The Federal Government will Become America's Model Employer for the 21st Century.
Recruit, Retain and Honor a World-Class Workforce to Serve the American People.
Human Resources and Security Specialists should use this tool to determine the correct investigation level for any covered position within the U.S. Federal Government.
OPM’s Human Resources Solutions organization can help your agency answer this critically important question.
Developing senior leaders in the U.S. Government through Leadership for a Democratic Society, Custom Programs and Interagency Courses.
Visit this federal site to search for our regulatory notices, proposed and final rules.
See the latest tweets on our Twitter feed, like our Facebook pages, watch our YouTube videos, and page through our Flickr photos.
If you get married after retirement, you can elect a reduced annuity to provide a survivor annuity for your spouse. You must make this election within two years of the date of your marriage.
Under the Civil Service Retirement System (CSRS), you can elect any portion of your annuity as a basis for the survivor benefit payable in the event of your death.
Under the Federal Employees Retirement System (FERS), a full benefit is 50 percent of your unreduced annual basic annuity and a partial benefit is 25 percent of your unreduced annual basic annuity.
If you remarry the same person to whom you were married at retirement, you cannot elect a survivor annuity greater than the one you elected at retirement.
There will be two reductions in your annuity if you elect to provide the survivor benefit. One will be the reduction to provide the survivor benefit. The first reduction depends the amount you elect for the survivor annuity.
Your annuity is also reduced by a permanent actuarial reduction equal to the difference between the new annuity rate with the survivor benefit and the old one without the survivor benefit since your retirement, plus 6 percent interest. In most cases, the actuarial reduction amount is less than 5 percent of your annuity. The actuarial reduction continues even if the marriage ends.
When you contact us, we will send you a statement describing the cost of the election and ask you to confirm your election.
A court order following annulment of marriage, legal separation, or divorce can divide or apportion your annuity. The order must expressly direct OPM to pay a portion of your monthly benefit. The spouse's share must be stated as a fixed amount, a percentage or fraction of your annuity, or by a formula with a readily apparent value. The amount cannot exceed the money payable to you after deductions for taxes and insurance.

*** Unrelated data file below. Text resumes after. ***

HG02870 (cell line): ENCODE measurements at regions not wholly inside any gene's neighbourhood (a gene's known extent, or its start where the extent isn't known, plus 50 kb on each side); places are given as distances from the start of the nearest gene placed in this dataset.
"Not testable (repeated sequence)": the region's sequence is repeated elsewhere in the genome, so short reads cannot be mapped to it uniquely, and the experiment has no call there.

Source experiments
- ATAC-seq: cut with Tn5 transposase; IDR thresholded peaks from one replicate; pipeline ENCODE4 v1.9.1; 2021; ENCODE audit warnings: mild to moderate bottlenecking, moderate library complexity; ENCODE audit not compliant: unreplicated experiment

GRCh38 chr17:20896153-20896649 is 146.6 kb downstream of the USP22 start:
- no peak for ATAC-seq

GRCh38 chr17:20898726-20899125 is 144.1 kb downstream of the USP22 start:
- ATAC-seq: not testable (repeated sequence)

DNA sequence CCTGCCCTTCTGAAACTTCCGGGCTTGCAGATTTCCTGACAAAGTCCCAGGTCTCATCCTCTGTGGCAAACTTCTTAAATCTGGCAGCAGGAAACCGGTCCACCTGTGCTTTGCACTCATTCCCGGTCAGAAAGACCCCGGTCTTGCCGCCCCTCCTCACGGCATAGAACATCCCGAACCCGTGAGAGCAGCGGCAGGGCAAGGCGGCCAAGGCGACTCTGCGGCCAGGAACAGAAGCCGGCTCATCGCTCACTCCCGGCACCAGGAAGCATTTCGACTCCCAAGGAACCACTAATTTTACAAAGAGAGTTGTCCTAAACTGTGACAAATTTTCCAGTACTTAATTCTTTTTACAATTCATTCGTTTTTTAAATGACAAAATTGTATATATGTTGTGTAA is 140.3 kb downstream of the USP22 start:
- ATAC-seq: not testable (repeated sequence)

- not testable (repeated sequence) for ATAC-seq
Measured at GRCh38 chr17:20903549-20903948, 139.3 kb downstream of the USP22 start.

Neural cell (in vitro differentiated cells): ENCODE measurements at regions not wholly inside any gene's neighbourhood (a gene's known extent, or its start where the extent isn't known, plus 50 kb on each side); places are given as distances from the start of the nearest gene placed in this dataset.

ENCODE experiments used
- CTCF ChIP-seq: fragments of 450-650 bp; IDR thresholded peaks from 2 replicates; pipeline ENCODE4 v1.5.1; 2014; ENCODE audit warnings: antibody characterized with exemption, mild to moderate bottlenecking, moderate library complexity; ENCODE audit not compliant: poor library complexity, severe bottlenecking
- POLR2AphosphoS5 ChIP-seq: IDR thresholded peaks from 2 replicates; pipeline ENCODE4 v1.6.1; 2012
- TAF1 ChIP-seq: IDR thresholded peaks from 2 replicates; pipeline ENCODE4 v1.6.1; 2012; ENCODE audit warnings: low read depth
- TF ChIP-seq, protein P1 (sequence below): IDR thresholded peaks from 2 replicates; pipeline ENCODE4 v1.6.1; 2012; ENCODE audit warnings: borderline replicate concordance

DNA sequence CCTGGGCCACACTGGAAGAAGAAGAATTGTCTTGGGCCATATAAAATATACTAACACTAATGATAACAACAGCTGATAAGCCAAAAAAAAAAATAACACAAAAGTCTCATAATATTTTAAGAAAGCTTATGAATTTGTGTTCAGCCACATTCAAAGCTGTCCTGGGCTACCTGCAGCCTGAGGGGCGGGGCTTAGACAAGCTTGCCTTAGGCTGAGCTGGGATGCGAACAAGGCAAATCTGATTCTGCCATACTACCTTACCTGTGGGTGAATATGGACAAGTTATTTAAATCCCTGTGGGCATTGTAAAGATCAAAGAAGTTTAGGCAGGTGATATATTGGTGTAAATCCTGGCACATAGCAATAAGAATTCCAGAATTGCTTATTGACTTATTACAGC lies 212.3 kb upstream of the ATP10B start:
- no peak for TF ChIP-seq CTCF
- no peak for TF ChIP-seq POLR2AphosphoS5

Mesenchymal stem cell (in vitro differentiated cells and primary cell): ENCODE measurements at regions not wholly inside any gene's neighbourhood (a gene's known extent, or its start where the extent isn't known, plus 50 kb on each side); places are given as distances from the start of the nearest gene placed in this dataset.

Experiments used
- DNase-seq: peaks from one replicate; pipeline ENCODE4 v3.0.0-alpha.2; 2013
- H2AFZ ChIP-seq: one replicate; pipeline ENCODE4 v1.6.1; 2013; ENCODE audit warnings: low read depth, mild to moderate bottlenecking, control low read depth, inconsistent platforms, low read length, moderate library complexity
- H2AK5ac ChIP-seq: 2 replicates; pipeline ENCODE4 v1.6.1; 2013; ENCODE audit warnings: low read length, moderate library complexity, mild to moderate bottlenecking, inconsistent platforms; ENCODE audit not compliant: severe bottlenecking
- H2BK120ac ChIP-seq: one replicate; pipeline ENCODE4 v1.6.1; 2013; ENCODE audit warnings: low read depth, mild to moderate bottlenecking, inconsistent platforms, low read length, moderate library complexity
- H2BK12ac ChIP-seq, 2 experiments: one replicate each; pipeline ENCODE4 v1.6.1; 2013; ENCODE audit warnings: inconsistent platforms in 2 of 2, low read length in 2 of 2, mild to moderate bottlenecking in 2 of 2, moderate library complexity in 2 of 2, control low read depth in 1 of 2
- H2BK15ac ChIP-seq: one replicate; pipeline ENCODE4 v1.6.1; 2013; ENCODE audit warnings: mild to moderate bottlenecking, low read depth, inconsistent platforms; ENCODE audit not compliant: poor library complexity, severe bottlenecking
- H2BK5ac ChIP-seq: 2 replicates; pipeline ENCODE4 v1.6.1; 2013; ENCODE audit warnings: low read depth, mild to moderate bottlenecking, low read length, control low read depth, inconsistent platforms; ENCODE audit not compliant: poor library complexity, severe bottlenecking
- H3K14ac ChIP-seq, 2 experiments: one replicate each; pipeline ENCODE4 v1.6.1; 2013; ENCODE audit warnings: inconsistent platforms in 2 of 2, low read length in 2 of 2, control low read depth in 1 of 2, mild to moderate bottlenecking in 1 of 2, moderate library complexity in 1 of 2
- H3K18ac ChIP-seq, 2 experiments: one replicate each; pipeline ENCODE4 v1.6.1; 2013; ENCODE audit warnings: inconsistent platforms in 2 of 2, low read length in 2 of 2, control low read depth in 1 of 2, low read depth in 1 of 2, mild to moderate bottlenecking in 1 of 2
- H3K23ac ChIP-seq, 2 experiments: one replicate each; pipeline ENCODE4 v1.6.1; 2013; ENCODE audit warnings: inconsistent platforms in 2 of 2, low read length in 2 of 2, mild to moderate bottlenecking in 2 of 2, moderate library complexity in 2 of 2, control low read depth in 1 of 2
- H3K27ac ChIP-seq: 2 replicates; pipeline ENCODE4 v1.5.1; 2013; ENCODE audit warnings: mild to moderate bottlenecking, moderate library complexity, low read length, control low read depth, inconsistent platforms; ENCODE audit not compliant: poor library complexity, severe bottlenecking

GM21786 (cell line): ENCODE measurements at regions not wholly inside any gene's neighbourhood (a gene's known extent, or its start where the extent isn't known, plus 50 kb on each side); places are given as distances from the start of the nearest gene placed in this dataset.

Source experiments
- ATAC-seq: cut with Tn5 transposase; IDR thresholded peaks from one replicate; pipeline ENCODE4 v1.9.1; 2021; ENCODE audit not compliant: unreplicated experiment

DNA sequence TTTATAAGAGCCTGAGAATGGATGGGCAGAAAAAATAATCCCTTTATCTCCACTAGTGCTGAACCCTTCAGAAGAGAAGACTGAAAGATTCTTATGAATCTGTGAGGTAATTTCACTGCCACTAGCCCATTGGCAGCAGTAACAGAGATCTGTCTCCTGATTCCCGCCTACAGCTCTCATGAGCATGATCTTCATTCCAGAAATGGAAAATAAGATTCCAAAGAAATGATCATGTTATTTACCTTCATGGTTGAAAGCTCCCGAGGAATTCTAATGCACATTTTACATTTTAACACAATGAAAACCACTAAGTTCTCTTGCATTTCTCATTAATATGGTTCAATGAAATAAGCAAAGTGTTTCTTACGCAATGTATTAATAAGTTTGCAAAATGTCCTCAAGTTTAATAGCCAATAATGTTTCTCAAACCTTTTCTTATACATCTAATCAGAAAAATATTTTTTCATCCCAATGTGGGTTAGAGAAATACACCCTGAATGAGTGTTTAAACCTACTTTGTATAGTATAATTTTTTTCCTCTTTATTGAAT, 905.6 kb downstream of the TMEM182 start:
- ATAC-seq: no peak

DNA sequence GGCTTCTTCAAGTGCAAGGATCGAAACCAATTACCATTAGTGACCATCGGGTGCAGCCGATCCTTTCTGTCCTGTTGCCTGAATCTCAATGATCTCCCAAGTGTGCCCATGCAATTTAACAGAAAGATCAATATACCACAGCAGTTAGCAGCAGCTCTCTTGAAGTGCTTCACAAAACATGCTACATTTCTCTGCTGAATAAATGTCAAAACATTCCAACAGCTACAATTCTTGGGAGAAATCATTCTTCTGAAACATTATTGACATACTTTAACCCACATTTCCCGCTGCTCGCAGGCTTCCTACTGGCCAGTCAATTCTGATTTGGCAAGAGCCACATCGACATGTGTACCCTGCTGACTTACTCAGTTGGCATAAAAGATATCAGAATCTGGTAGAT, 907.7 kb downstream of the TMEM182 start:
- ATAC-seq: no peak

A court order may provide for payment of all or part of a refund of your retirement contributions. It may also block the refund payment, but only if the order directs us not to pay the refund and grants a survivor annuity or a portion of your annuity to a legally separated current spouse or former spouse.
If you retire under the Civil Service Retirement System (CSRS), the maximum survivor benefit payable is 55 percent of your unreduced annual benefit.
If you retire under the Federal Employees Retirement System (FERS), the maximum survivor benefit payable is 50 percent of your unreduced annual benefit.
If you were enrolled in a self and family plan at the time of your death AND a monthly survivor benefit is payable your spouse and eligible dependents can continue your health insurance. If a monthly benefit is not payable, your spouse and eligible family members will have a one-time opportunity to enroll in private health coverage with the carrier.
When you die, the Office of Federal Employees' Group Life Insurance (OFEGLI) will pay life insurance benefits in a particular order, set by law:
If you assigned ownership of your life insurance, OFEGLI will pay benefits in the following order of precedence:
You can download the Standard Form (SF) 2823 [119 KB], Designation of Beneficiary, and instructions, or contact us and ask that they be sent to you.
You need to keep your designated beneficiaries' addresses current. Failure to do so may mean that your beneficiary cannot be located and therefore benefits will not be paid to that person. The preferred way is to file a new Designation of Beneficiary when a beneficiary's address changes. A new address cannot be added directly to the Designation of Beneficiary form itself, since any cross outs, erasures, or alterations in your form may make it invalid.
There was an unexpected error when performing your action.
Your error has been logged and the appropriate people notified. You may close this message and try your command again, perhaps after refreshing the page. If you continue to experience issues, please notify the site administrator.